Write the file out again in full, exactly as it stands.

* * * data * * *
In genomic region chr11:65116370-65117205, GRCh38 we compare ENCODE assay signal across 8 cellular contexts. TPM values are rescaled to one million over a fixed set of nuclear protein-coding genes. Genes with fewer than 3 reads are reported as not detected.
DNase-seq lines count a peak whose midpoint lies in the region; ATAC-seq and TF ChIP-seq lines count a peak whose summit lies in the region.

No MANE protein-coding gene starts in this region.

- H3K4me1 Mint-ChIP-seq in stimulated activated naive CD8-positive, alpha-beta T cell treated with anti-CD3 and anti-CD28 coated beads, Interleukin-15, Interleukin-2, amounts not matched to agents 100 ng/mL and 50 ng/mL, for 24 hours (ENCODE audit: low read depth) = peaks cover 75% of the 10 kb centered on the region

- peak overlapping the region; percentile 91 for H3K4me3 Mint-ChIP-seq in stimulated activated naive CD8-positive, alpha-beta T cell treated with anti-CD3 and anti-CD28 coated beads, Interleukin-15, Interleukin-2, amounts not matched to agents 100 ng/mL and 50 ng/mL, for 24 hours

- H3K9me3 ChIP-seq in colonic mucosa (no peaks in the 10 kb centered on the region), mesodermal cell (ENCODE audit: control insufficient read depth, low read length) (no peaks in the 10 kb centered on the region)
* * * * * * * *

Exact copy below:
In genomic region chr11:65116370-65117205, GRCh38 we compare ENCODE assay signal across 8 cellular contexts. TPM values are rescaled to one million over a fixed set of nuclear protein-coding genes. Genes with fewer than 3 reads are reported as not detected.
DNase-seq lines count a peak whose midpoint lies in the region; ATAC-seq and TF ChIP-seq lines count a peak whose summit lies in the region.

No MANE protein-coding gene starts in this region.

- H3K4me1 Mint-ChIP-seq in stimulated activated naive CD8-positive, alpha-beta T cell treated with anti-CD3 and anti-CD28 coated beads, Interleukin-15, Interleukin-2, amounts not matched to agents 100 ng/mL and 50 ng/mL, for 24 hours (ENCODE audit: low read depth) = peaks cover 75% of the 10 kb centered on the region

- peak overlapping the region; percentile 91 for H3K4me3 Mint-ChIP-seq in stimulated activated naive CD8-positive, alpha-beta T cell treated with anti-CD3 and anti-CD28 coated beads, Interleukin-15, Interleukin-2, amounts not matched to agents 100 ng/mL and 50 ng/mL, for 24 hours

- H3K9me3 ChIP-seq in colonic mucosa (no peaks in the 10 kb centered on the region), mesodermal cell (ENCODE audit: control insufficient read depth, low read length) (no peaks in the 10 kb centered on the region)